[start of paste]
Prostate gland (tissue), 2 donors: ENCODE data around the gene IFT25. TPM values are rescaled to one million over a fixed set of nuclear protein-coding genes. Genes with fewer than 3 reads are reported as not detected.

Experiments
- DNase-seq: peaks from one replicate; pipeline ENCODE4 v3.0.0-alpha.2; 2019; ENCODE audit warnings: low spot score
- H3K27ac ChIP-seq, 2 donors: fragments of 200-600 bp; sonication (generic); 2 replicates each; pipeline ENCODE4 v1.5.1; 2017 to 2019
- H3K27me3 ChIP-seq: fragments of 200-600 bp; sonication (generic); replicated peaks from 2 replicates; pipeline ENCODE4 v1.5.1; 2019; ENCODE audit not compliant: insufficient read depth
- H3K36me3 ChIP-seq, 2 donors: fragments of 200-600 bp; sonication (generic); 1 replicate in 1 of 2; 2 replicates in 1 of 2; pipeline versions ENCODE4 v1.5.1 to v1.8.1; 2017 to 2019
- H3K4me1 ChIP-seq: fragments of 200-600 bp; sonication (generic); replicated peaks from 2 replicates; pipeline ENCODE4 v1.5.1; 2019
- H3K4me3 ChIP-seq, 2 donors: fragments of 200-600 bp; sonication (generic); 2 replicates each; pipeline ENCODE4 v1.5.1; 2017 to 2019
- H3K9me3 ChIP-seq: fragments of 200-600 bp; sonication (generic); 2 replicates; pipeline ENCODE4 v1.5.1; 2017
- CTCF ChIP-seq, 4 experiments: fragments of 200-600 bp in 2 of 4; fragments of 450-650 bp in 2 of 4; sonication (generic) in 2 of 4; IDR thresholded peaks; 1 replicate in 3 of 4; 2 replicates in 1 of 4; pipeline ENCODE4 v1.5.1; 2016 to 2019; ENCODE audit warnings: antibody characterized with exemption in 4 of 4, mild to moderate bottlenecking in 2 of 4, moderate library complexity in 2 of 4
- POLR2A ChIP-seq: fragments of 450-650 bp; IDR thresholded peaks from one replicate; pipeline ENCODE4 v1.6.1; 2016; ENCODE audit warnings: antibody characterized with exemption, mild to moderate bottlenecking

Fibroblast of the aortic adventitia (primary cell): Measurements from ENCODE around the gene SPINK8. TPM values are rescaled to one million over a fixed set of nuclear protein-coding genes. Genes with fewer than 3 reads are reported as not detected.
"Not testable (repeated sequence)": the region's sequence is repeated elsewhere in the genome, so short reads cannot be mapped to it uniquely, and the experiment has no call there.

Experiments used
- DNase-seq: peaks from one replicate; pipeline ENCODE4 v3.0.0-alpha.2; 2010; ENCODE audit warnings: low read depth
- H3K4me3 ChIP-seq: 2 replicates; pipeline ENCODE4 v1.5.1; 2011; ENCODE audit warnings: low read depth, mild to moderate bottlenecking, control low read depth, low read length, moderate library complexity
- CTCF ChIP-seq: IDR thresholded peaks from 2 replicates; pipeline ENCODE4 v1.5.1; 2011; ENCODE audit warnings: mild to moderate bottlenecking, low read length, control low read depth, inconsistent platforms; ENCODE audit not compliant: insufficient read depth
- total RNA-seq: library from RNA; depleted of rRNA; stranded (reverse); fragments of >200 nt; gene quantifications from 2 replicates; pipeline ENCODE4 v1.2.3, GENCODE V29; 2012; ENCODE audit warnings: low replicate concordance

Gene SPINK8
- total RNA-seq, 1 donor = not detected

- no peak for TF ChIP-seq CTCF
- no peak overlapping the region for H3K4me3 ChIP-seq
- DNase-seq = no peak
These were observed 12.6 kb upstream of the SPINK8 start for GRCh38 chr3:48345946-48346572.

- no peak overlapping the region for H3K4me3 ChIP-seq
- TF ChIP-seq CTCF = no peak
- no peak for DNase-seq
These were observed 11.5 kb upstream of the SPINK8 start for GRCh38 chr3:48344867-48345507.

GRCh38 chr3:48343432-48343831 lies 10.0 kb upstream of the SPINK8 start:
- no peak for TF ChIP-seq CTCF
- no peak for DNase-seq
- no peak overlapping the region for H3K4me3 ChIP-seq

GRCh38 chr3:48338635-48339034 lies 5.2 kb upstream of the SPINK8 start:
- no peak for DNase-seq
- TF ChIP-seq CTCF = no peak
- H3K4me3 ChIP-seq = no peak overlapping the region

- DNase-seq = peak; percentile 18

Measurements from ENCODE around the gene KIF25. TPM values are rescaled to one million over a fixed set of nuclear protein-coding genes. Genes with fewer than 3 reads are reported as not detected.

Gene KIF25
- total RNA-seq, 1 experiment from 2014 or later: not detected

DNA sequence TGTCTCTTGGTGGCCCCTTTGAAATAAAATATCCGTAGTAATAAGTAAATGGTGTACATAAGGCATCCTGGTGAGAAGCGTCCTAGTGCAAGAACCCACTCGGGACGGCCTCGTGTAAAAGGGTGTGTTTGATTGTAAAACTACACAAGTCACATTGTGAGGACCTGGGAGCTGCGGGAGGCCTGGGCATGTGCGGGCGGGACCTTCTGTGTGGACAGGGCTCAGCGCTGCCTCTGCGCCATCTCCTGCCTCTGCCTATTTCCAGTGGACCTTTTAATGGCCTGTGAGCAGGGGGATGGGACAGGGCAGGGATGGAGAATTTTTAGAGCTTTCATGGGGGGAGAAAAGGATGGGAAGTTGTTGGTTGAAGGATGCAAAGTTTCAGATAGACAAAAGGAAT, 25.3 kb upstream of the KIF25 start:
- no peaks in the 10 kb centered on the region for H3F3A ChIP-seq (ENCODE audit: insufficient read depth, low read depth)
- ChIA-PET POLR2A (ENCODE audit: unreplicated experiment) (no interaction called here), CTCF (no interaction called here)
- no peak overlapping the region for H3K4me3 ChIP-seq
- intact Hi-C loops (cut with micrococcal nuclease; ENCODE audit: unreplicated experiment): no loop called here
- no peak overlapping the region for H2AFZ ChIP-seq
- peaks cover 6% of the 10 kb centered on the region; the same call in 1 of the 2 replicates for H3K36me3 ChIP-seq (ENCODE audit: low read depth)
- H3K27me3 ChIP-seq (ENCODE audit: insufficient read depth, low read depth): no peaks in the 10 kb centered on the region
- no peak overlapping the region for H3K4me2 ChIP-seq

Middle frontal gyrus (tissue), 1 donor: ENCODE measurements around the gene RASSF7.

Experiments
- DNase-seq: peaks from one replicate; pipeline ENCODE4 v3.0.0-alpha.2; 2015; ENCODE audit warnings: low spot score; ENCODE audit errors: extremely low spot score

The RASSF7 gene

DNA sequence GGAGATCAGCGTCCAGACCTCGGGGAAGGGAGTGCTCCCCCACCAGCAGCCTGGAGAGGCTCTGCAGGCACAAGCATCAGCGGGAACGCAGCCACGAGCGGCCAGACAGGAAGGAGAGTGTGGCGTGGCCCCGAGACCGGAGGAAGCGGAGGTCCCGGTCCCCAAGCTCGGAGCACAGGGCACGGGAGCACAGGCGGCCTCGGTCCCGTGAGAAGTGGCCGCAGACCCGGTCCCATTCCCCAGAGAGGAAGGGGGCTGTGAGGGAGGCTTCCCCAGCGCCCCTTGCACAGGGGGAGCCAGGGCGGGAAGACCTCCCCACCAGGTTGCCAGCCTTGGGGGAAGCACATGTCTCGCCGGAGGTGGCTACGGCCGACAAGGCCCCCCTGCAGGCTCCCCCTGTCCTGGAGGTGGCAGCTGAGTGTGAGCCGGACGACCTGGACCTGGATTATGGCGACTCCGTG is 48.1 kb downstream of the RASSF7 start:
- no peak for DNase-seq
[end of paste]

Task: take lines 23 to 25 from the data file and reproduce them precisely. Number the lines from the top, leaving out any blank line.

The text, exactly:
- DNase-seq = no peak
These were observed 12.6 kb upstream of the SPINK8 start for GRCh38 chr3:48345946-48346572.

- no peak overlapping the region for H3K4me3 ChIP-seq